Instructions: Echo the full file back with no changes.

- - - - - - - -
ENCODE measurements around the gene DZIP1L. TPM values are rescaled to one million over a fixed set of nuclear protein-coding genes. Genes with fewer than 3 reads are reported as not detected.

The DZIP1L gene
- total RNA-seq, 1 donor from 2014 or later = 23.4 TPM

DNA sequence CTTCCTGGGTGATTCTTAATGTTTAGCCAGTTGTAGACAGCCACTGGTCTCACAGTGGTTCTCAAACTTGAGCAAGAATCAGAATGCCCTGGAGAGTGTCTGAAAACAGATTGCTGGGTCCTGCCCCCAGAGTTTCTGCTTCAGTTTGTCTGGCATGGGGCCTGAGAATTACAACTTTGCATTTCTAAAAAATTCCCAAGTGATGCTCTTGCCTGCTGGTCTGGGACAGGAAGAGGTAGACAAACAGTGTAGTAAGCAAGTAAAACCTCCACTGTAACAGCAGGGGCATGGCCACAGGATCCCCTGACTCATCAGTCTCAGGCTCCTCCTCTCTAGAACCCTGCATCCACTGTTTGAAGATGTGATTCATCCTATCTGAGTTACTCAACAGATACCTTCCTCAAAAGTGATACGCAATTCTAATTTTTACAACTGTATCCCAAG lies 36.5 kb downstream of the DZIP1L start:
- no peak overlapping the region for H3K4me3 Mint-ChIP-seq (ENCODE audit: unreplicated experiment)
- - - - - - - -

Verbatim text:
ENCODE measurements around the gene DZIP1L. TPM values are rescaled to one million over a fixed set of nuclear protein-coding genes. Genes with fewer than 3 reads are reported as not detected.

The DZIP1L gene
- total RNA-seq, 1 donor from 2014 or later = 23.4 TPM

DNA sequence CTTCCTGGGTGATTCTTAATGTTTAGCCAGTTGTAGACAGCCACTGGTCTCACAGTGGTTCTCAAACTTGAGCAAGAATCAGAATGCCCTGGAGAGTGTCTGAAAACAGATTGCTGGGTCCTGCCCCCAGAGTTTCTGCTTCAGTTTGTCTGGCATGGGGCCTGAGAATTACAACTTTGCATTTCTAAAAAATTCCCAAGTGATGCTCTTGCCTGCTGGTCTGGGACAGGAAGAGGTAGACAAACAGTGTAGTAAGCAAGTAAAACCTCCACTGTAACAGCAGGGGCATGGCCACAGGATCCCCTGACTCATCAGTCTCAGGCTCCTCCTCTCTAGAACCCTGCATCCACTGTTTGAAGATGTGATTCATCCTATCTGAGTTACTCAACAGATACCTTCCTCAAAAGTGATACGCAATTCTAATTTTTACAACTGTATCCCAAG lies 36.5 kb downstream of the DZIP1L start:
- no peak overlapping the region for H3K4me3 Mint-ChIP-seq (ENCODE audit: unreplicated experiment)